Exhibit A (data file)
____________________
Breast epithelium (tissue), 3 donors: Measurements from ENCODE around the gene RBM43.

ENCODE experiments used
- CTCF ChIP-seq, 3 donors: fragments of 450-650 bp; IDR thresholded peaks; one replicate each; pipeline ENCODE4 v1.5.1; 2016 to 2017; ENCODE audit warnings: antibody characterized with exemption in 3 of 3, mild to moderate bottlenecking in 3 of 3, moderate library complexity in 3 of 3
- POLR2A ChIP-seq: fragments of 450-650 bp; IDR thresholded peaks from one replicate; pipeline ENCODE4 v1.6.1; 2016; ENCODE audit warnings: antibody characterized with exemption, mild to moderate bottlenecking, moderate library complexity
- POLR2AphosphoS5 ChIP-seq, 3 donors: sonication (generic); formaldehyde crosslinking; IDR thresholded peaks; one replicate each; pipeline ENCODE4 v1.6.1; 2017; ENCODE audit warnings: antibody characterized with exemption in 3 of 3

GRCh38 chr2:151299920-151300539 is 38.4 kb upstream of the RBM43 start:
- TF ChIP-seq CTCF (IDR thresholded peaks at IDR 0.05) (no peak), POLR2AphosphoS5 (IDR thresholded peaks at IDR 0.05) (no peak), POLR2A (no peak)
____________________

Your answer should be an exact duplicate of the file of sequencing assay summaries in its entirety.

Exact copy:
Breast epithelium (tissue), 3 donors: Measurements from ENCODE around the gene RBM43.

ENCODE experiments used
- CTCF ChIP-seq, 3 donors: fragments of 450-650 bp; IDR thresholded peaks; one replicate each; pipeline ENCODE4 v1.5.1; 2016 to 2017; ENCODE audit warnings: antibody characterized with exemption in 3 of 3, mild to moderate bottlenecking in 3 of 3, moderate library complexity in 3 of 3
- POLR2A ChIP-seq: fragments of 450-650 bp; IDR thresholded peaks from one replicate; pipeline ENCODE4 v1.6.1; 2016; ENCODE audit warnings: antibody characterized with exemption, mild to moderate bottlenecking, moderate library complexity
- POLR2AphosphoS5 ChIP-seq, 3 donors: sonication (generic); formaldehyde crosslinking; IDR thresholded peaks; one replicate each; pipeline ENCODE4 v1.6.1; 2017; ENCODE audit warnings: antibody characterized with exemption in 3 of 3

GRCh38 chr2:151299920-151300539 is 38.4 kb upstream of the RBM43 start:
- TF ChIP-seq CTCF (IDR thresholded peaks at IDR 0.05) (no peak), POLR2AphosphoS5 (IDR thresholded peaks at IDR 0.05) (no peak), POLR2A (no peak)